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Feather's Miscellany: Dolly Smith

John Waddington-Feather tells of Dolly Smith, a woman who made the very best of her abundant assets.

Dolly Smith was a lady of many parts, which were very attractive to the opposite sex. Her profession early on in life was the oldest in the world, and with a coterie of like-minded, young professionals she patronised the Flying Horse public house in the middle of Keighworth each night. She lived nearby in an apartment overlooking the busy street outside which led to the market; so did a roaring trade on market days purveying her wares till middle-age when she-married for the second time and started a new, respectable life.

Dolly had had a hard life, yet she was always cheerful. She came off a gypsy family who’d decided to settle near Keighworth with their little colony of caravans. The menfolk collected scrap-metal round the area and the womenfolk sold the wooden pegs they’d made, hawking them from door to door. One of them, who called herself Madame Rosina, also told fortunes from her caravan parked at the bottom of Garlic Lane, gazing soulfully into a crystal ball and studying clients’ palms. She did very well over the years and built up a loyal list of clientele, mainly older women looking for a better future.

As a girl, Dolly had been put into service at Utworth in one of the great houses there, sharing a garret with another maid and working long, hard hours skivvying at the beck and call of her mistress. This seemed to be her lot in life, but as she grew up she realised there was an easier way of making a living, and rented her own apartment near the market.

She began frequenting the Flying Horse and soon built up a steady flow of clients seeking to relieve the tedium of daily life. The others of her ilk who frequented the pub became known collectively as “The Flying Horse Fairies”; fairies, indeed, with a touch of magic about each one.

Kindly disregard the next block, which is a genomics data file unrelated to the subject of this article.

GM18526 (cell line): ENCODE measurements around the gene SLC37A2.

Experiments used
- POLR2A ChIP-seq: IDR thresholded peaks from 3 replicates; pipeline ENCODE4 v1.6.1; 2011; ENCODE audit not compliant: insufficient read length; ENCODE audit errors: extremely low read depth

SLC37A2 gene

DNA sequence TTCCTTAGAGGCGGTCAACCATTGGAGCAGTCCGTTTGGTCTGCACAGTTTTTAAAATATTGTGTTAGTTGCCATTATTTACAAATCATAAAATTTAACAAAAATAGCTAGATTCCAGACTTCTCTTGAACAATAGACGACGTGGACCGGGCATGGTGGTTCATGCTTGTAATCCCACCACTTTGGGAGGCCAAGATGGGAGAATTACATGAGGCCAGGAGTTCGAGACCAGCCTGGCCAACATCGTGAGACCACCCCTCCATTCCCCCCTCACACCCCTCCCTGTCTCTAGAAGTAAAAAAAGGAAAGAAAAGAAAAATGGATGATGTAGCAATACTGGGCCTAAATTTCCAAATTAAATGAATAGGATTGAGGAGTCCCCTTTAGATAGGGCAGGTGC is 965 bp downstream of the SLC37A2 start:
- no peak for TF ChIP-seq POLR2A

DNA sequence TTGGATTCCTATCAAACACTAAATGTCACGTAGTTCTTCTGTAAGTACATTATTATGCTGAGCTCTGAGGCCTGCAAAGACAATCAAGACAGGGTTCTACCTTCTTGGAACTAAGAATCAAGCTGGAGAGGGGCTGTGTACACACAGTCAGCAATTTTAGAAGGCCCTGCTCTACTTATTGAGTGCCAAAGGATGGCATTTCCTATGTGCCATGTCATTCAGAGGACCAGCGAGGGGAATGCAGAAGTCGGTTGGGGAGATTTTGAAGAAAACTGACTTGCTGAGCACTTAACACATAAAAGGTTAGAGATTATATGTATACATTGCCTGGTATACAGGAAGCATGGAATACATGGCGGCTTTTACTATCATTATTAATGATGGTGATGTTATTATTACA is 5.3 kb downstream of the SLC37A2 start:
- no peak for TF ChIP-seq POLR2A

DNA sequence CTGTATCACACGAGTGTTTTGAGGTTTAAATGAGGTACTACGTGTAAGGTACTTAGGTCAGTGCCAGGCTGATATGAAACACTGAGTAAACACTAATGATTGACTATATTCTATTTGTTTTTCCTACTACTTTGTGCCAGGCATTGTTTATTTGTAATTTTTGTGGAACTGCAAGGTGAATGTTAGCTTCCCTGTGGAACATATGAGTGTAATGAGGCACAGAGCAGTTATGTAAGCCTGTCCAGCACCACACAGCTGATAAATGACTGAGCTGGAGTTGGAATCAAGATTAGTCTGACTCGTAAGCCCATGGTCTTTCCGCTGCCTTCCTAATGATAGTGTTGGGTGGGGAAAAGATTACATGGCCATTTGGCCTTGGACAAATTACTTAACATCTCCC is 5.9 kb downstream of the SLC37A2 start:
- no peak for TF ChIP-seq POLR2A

When she was still in her teens she married a wrong ‘un, a guy who was in and out of prison and soon deserted her. She’d a son by him who grew up knowing nothing of his father or how his mother earned her living till much later. By that time he’d left home and set up his own respectable business as a carpenter.

When she was past her best, she ‘retired’ from her old game and settled down to live a respectable life. She’d always been religious and attended the church round the corner from her apartment. Now, she became a pillar of it and of the Mothers Union. She was also on the flower rota, and at Harvest Festival you could always tell which were Dolly’s flower arrangements - by the cigarette ash round them!

She married again late on in life, a scrap-metal dealer and helped him build up his business, for she’d a shrewd business head and could quickly weigh up people as well as the price of metal. And no shady metal deals were ever done in Dolly’s scrap-yard. Her integrity and shrewdness in business made her a very wealthy woman till she was able to buy the very house in Utworth where she’d begun life as a skivvy.

And if there’s a moral to this little tale, it’s that no matter how we start life, it’s how much we put into it that counts and makes it worth living for others as well as ourselves.

John Waddington-Feather ©

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